Critical Electric Field Strengths of Onion Tissues Treated by Pulsed Electric Fields
Article first published online: 22 SEP 2010
© 2010 Institute of Food Technologists®
Journal of Food Science
Volume 75, Issue 7, pages E433–E443, September 2010
How to Cite
Asavasanti, S., Ersus, S., Ristenpart, W., Stroeve, P. and Barrett, D. M. (2010), Critical Electric Field Strengths of Onion Tissues Treated by Pulsed Electric Fields. Journal of Food Science, 75: E433–E443. doi: 10.1111/j.1750-3841.2010.01768.x
- Issue published online: 22 SEP 2010
- Article first published online: 22 SEP 2010
- MS 20090980 Submitted 10/02/2009, Accepted 03/26/2010.
- critical electrical field strength;
- electrical properties;
- pulsed electric fields;
- pyruvate formation;
- tissue integrity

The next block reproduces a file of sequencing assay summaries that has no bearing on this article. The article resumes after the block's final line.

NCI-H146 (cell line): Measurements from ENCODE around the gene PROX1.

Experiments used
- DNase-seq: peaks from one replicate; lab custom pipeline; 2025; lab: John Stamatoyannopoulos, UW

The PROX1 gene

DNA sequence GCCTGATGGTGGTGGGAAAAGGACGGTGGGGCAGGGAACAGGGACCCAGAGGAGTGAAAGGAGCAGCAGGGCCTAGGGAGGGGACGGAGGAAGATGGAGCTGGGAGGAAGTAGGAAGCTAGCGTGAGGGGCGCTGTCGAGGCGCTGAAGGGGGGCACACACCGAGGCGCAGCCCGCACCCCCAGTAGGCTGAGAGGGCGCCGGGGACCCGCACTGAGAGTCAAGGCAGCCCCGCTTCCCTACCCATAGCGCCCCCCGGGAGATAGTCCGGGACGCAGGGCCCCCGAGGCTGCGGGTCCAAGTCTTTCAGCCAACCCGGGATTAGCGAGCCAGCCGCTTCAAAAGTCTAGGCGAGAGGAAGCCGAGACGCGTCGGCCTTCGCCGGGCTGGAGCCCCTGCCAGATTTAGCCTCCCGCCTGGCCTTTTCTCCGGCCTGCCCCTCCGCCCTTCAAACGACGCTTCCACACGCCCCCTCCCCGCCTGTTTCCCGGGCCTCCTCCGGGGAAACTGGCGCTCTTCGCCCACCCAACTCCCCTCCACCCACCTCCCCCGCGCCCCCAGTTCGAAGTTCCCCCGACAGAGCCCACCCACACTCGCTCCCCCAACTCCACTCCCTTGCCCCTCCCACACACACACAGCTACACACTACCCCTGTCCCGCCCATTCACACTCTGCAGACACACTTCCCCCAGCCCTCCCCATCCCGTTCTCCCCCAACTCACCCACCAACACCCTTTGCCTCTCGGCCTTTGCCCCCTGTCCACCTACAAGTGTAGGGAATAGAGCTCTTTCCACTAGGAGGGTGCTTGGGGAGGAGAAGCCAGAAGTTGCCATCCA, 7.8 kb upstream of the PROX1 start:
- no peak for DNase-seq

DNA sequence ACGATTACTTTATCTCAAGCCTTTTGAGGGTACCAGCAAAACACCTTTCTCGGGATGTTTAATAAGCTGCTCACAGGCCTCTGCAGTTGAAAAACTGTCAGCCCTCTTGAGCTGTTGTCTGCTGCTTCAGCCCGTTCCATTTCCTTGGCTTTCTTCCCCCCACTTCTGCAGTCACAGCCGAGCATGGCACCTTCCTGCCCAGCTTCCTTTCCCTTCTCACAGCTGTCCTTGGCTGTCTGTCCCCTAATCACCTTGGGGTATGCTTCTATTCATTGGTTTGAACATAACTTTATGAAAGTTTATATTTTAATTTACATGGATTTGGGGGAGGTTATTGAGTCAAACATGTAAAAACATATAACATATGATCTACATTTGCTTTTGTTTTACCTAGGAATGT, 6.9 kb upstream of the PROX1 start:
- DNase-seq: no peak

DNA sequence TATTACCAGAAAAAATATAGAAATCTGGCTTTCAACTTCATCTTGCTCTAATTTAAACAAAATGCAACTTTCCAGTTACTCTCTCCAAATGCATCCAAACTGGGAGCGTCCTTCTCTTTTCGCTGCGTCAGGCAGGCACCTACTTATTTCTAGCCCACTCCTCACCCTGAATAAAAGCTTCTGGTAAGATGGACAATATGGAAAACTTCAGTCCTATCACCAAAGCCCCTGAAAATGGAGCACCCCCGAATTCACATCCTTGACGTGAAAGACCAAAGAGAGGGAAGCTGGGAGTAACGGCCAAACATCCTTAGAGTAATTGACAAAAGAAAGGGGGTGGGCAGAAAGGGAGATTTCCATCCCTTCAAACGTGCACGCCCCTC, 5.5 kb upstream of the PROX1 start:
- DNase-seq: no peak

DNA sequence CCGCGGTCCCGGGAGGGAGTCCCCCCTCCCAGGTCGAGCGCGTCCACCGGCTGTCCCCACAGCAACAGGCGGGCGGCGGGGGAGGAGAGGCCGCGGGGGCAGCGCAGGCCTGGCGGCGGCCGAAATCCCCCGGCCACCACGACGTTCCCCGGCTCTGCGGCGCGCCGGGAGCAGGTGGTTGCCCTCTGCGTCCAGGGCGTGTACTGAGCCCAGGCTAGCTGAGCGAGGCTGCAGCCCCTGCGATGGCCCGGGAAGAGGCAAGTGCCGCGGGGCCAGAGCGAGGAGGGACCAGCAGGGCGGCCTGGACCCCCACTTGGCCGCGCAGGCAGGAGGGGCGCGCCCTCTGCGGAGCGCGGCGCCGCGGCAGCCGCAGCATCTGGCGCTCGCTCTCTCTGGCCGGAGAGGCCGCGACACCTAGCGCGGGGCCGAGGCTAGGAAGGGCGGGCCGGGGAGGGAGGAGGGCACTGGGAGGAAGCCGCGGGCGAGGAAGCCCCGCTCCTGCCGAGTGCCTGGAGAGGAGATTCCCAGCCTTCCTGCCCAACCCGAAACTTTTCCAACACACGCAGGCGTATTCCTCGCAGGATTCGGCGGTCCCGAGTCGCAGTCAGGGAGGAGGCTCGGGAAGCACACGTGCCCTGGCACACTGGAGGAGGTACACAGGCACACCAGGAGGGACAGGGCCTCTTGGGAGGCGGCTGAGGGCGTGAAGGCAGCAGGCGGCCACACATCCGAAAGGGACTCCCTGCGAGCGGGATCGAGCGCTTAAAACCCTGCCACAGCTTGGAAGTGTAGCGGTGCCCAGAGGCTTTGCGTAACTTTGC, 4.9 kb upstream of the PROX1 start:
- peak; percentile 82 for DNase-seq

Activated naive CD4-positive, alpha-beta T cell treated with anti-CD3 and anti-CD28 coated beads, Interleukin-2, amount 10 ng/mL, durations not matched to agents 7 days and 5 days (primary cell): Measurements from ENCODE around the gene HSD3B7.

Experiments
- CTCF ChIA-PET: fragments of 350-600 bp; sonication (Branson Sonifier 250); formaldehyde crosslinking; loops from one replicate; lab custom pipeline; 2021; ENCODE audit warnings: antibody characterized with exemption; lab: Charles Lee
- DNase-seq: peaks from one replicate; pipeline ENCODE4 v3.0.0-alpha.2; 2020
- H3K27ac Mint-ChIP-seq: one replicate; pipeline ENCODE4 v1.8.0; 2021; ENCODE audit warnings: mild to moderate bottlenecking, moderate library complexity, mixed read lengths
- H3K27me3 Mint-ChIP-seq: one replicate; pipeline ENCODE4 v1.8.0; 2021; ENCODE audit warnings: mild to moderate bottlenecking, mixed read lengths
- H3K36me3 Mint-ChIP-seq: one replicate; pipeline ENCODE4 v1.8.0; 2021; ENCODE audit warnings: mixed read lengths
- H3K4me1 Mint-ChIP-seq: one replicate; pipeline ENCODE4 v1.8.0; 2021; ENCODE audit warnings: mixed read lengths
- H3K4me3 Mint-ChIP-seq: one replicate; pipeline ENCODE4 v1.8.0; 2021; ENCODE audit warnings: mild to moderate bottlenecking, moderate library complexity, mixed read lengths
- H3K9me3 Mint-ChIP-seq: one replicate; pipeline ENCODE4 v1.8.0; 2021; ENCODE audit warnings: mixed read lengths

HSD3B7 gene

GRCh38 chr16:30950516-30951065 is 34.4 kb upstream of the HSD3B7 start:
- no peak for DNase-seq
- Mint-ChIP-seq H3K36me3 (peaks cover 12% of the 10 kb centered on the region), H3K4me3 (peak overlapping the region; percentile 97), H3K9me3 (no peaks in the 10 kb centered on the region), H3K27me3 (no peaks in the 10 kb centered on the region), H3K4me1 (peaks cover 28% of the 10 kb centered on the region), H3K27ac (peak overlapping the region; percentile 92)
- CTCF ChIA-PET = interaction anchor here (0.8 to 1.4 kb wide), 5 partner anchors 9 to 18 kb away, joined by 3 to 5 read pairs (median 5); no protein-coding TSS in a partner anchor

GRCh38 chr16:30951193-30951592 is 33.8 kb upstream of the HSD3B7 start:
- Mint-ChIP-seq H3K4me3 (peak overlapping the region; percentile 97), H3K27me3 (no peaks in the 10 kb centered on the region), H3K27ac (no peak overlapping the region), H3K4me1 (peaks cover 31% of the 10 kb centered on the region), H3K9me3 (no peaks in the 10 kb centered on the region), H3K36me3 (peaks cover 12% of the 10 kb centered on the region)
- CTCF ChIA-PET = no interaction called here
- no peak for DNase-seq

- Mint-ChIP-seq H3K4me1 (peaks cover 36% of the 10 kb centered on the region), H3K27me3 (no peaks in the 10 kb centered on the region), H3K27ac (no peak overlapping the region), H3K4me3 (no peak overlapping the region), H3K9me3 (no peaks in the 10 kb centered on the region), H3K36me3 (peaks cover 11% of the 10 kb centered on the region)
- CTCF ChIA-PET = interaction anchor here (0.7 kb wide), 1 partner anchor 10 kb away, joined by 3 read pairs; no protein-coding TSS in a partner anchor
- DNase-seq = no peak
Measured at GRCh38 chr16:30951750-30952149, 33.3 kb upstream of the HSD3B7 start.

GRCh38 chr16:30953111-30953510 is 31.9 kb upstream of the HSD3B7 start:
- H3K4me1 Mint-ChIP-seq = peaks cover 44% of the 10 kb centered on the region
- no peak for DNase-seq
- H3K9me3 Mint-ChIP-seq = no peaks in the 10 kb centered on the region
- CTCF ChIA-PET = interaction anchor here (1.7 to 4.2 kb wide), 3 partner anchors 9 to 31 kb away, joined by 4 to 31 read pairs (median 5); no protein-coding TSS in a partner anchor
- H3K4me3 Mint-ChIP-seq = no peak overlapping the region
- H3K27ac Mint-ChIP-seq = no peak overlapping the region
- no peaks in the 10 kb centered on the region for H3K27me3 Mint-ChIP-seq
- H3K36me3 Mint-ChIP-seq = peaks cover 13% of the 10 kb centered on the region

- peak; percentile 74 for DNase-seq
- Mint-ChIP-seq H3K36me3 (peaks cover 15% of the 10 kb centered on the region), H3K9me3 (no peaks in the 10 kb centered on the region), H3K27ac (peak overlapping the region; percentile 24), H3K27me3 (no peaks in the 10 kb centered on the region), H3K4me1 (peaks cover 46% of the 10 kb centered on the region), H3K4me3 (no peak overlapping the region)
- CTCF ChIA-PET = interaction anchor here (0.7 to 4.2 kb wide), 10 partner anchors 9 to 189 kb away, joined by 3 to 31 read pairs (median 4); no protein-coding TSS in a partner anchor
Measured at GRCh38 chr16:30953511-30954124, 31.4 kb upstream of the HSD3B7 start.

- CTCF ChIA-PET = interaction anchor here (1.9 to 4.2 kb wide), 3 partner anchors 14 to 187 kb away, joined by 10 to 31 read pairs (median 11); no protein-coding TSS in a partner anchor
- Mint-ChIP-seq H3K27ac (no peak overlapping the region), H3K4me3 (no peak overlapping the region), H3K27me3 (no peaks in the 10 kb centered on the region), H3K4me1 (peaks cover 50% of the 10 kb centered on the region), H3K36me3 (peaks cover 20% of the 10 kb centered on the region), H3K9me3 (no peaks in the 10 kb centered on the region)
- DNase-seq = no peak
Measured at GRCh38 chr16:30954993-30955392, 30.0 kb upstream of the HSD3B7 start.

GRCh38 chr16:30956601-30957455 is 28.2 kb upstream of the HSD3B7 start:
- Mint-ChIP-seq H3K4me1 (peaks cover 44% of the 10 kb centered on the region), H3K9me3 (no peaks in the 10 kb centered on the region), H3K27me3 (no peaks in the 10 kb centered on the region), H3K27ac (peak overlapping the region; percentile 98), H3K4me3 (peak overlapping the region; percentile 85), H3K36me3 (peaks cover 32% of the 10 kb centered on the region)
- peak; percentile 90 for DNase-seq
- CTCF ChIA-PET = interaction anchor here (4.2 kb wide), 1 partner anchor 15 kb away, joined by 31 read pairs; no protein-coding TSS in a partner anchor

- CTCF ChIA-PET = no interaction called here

Abstract: The impact of pulsed electric fields (PEF) on cellular integrity and texture of Ranchero and Sabroso onions (Allium cepa L.) was investigated. Electrical properties, ion leakage rate, texture, and amount of enzymatically formed pyruvate were measured before and after PEF treatment for a range of applied field strengths and number of pulses. Critical electric field strengths or thresholds (Ec) necessary to initiate membrane rupture were different because dissimilar properties were measured. Measurement of electrical characteristics was the most sensitive method and was used to detect the early stage of plasma membrane breakdown, while pyruvate formation by the enzyme alliinase was used to identify tonoplast membrane breakdown. Our results for 100-μs pulses indicate that breakdown of the plasma membrane occurs above Ec= 67 V/cm for 10 pulses, but breakdown of the tonoplast membrane is above either Ec= 200 V/cm for 10 pulses or 133 V/cm for 100 pulses. This disparity in field strength suggests there may be 2 critical electrical field strengths: a lower field strength for plasma membrane breakdown and a higher field strength for tonoplast membrane breakdown. Both critical electric field strengths depended on the number of pulses applied. Application of a single pulse at an electric field up to 333 V/cm had no observable effect on any measured properties, while significant differences were observed for n≥10. The minimum electric field strength required to cause a measurable property change decreased with the number of pulses. The results also suggest that PEF treatment may be more efficient if a higher electric field strength is applied for a fewer pulses.